LOWELL -- Call it the Super Bowl for smart kids from Greater Lowell.
On Monday, middle school students from Tyngsboro, Tewksbury and Dracut will show off their academic skills in the preliminary round of the annual Kendall M. Wallace Greater Lowell Regional Knowledge Bowl. In the final round, scheduled for Tuesday, two top scoring teams from the preliminary round and Lowell students who already won in the city schools' own bowl will go head-to-head for the medals and trophies.
There will be a stage, spotlights and microphones. Students will be ringing in on buzzers, just like contestants on TV game shows.
Academically oriented students have studied hard for months can become champions, said Maggie Perkins, a teacher at John W. Wynn Middle School in Tewksbury, who coached the Tewksbury team.
"I think it really gives them a huge confidence boost," Perkins said.
"We would love to see all regional towns send their students," Carolyn Rocheleau, coordinator of special programs for Lowell Public Schools, said of the knowledge bowl.
Knowledge Bowl 2014 will take place on Monday and Tuesday, both at 5:30 p.m., at Kathryn P. Stoklosa Middle School. This is the second year for the tournament, which is sponsored by The Sun in collaboration with Lowell Public Schools. Rocheleau serving as the coordinator.
The event is named in honor of Wallace, a 1959 Lowell High School graduate who built a half-century career at The Sun, rising from reporter to publisher to chairman of the board.
The regional event is built on the Kathryn P. Stoklosa Middle School Knowledge Bowl, which started in the city 20 years ago. In the tournament, students from the city's eight middle schools compete their academic skills in various subjects from geography to science. James Campanini, editor of The Sun, approached Superintendent of Schools Jean Franco two years ago about a regional tournament. Franco accepted the challenge and invited school officials from neighboring communities to discuss the idea.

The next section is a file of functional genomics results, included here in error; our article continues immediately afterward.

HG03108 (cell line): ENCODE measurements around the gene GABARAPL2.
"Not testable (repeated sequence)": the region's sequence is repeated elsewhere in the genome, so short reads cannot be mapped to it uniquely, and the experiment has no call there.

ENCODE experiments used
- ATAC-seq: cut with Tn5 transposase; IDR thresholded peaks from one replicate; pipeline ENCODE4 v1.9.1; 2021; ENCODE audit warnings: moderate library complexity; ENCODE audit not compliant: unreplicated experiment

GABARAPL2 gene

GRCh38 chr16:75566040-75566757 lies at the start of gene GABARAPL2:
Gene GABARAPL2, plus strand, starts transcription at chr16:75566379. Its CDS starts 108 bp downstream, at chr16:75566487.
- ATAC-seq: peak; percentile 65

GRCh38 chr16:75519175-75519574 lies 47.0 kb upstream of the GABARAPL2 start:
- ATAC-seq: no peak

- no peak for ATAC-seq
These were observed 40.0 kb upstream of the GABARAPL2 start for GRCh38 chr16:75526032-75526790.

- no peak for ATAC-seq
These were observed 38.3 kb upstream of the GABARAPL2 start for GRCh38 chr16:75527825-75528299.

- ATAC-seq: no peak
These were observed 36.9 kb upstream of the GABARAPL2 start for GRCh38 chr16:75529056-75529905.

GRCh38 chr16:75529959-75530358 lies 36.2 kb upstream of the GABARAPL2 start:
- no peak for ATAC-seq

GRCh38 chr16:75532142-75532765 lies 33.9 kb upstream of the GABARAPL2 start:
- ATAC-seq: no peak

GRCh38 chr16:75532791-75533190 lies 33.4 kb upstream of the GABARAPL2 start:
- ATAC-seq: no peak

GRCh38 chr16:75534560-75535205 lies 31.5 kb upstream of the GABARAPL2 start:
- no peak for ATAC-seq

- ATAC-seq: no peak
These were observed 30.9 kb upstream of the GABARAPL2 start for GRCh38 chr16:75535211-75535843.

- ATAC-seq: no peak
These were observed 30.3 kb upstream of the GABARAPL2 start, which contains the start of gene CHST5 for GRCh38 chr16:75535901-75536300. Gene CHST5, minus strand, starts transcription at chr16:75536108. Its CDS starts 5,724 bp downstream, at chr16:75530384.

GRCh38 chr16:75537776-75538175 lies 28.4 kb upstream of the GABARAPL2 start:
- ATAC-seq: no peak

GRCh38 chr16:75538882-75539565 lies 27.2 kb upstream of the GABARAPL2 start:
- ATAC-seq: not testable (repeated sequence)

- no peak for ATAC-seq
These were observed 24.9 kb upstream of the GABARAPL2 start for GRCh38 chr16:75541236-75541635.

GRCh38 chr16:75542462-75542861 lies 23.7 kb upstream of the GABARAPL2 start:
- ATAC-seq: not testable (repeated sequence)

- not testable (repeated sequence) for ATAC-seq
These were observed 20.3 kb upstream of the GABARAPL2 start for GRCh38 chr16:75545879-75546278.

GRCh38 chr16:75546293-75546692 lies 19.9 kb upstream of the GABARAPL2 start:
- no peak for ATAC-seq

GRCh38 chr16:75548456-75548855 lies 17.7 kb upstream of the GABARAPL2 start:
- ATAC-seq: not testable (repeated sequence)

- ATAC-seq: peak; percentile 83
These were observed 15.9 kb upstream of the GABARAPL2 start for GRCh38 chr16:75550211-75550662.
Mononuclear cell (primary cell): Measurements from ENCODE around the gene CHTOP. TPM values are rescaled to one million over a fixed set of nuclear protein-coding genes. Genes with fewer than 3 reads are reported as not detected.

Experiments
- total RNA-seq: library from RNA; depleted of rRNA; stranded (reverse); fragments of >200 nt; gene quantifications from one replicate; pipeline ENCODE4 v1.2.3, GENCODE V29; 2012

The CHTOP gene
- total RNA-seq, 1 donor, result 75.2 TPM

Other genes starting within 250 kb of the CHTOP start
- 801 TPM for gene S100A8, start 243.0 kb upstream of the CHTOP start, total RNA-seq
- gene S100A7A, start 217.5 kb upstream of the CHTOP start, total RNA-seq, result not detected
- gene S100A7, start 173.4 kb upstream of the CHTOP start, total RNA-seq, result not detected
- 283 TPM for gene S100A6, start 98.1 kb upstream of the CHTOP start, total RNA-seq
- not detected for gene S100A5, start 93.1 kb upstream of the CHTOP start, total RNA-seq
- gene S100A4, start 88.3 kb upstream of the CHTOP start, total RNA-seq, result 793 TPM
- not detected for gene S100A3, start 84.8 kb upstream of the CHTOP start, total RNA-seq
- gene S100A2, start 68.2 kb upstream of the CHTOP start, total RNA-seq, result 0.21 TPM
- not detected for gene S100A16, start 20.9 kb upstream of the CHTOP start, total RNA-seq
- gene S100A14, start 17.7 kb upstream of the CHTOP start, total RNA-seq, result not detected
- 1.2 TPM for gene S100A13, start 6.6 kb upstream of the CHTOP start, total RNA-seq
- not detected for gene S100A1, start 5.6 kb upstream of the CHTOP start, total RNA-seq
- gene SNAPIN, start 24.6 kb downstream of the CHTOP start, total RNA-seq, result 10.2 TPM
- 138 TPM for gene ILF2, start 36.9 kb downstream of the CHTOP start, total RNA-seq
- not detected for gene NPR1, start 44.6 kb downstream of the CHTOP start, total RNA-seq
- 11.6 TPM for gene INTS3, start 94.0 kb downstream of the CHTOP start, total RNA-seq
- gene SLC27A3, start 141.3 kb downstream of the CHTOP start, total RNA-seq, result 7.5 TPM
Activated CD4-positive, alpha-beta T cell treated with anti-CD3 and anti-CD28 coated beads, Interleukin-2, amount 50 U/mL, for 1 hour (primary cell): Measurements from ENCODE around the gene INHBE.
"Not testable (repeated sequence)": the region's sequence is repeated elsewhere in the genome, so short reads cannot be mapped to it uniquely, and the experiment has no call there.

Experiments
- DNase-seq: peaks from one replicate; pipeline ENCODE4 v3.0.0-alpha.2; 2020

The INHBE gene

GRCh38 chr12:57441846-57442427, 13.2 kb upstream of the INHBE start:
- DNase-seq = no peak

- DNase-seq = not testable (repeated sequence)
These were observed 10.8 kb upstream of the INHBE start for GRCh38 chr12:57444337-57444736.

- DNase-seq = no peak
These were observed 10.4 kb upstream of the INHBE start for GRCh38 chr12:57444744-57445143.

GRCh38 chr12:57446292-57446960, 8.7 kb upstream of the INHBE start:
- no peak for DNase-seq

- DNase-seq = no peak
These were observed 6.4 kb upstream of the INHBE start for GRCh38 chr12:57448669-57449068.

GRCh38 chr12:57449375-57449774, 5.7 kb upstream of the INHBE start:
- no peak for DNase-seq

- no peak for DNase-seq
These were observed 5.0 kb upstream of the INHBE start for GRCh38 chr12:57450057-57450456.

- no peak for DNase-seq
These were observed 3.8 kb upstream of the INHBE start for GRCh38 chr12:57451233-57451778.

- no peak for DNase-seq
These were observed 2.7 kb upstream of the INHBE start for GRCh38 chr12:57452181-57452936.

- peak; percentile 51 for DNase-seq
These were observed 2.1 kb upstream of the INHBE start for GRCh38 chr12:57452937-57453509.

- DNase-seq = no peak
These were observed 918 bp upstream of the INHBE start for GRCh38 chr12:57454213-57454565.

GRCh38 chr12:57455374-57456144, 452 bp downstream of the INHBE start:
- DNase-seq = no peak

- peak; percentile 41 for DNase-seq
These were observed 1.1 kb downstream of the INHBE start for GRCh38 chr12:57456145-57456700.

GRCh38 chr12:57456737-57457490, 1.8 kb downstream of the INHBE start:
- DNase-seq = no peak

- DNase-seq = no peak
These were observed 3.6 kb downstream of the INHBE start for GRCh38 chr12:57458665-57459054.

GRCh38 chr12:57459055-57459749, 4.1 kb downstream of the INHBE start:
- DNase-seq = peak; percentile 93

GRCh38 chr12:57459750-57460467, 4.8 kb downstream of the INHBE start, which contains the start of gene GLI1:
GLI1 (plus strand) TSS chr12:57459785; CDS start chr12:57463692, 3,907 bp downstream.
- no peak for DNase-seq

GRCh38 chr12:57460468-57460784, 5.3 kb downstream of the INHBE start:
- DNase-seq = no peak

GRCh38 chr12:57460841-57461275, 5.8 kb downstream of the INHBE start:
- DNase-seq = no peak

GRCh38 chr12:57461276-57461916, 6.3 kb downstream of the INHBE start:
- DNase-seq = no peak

The inaugural regional tournament last year featured teams from Lowell, Dracut and Tewksbury. This year, Tyngsboro joins for the first time.
Ciaran Pendergast, seventh-grade English language arts teacher and team coach at Tyngsboro Middle School, said, "There are a lot of students who are excited about competing their academic knowledge."
Teams are limited to 10 students. So many students were interested that Dracut had a waiting list for the first-come-first-serve enrollment; Tewksbury and Tyngsboro used tests to narrow their squads.
Some Lowell eighth-graders say they have spent four years preparing for the bowl, said Lowell coach Jess Nucefora, a teacher at Henry J. Robinson Middle School.
All teams have met twice a week in recent months to practice. The coaches say athlete students are celebrated in school often.
"It's nice to showcase students who excel academically," Rebecca Duda, teacher at Lakeview Junior High School and Dracut's coach.
"The Sun is delighted to be a partner in this wonderful event that highlights the academic talents of young students who have worked so hard to represent their schools," Campanini said. "We urge everyone to come out and see the good work being done in the schools through this event."
Questions cover a range of subjects from current affairs to mathematics. Many adults wouldn't know the answers, coaches said.
But, knowing it all may not be the key to the championship. Nucefora said the Lowell students, who won last year's regional bowl, later looked back and summed it up: "We won because we had the most fun on the stage."
Here's who'll compete in the Kendall Wallace Knowledge Bowl
Coach: Rebecca Duda
Coach: Maggie Perkins
Coaches: Mary Gail Jaggers, Ciaran Pendergast.
Lowell (2013 champs)
Coaches: Jess Nucefora,